And then, on the slight hillside beside the tracks, a man in a black winter coat walked straight toward the tracks, and on them, running a little as he touched the ties. The train was slowing and stopped.
The man was in black, not orange, like one of the manual signal workers, and not near the signal at all. He seemed a pedestrian, but in those few moments in which I leaned forward in fear for him, gasping, he was a potential suicide. I was feeling for the driver, too, wondering if his heart stopped. There was no awful screeching of brakes. The brakes had already been applied. But still...
A door opened, and a conductor stood there for a while, looking. He was too far away for me to tell if he was concerned, or talking to the man in black. Or what.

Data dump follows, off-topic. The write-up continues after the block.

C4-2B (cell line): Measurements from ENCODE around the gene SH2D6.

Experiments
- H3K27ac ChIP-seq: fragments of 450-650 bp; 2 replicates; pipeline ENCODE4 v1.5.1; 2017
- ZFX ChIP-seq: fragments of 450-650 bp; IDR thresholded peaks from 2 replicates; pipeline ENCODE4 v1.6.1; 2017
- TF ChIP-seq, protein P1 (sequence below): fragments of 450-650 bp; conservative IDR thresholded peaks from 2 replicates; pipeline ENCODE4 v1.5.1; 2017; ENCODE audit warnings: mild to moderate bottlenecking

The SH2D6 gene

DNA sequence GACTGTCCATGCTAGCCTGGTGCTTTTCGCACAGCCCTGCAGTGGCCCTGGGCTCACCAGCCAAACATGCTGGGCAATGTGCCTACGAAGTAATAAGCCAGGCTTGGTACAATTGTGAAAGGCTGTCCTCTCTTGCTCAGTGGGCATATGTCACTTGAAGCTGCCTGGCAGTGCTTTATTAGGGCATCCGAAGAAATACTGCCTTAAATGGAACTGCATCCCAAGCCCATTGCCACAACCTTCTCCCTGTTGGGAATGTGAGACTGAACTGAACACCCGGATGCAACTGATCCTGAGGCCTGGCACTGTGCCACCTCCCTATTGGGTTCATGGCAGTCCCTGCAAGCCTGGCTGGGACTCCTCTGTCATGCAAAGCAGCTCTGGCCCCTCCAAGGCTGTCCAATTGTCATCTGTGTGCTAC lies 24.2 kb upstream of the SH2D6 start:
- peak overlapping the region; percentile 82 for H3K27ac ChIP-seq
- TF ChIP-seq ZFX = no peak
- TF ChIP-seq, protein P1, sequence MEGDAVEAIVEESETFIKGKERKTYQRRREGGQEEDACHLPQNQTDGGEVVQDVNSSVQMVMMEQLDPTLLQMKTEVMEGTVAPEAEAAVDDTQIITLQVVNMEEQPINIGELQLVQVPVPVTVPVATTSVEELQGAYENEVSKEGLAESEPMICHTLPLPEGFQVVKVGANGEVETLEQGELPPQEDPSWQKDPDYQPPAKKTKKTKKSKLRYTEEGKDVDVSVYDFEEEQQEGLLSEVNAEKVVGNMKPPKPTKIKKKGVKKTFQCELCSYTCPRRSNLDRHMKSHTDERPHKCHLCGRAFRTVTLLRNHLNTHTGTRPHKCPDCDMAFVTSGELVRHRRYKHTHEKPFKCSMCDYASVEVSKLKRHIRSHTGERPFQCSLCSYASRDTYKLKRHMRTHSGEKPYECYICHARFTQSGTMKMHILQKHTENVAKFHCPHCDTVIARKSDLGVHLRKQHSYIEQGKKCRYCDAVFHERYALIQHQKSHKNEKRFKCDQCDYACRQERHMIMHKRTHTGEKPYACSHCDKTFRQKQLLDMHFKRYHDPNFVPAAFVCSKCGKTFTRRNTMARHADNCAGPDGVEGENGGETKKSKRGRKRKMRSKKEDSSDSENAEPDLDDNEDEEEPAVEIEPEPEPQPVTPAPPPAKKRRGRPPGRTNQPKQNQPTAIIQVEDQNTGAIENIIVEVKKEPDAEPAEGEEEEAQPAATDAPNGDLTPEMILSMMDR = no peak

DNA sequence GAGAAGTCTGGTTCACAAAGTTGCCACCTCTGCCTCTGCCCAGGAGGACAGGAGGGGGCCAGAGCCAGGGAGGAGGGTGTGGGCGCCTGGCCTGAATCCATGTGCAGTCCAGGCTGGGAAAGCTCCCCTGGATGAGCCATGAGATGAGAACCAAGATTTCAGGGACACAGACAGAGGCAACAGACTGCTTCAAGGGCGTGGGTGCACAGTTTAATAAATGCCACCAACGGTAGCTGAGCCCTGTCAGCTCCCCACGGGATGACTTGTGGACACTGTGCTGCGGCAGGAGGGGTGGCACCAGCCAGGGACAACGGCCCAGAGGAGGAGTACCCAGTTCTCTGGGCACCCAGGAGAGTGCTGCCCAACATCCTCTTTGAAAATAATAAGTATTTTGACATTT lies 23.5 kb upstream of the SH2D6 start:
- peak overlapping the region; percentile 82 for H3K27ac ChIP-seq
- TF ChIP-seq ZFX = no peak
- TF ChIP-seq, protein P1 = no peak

Then the lights stopped flashing, and the bars went up. It was safe to cross the tracks in our cars, and the train would pull into the station a little while later. Once home, I listened for and heard the horn.
"A Good Idea," by Craig Hartglass, about one man saving another from suicide. That wasn't a spoiler; you'll know right away. You can read it here.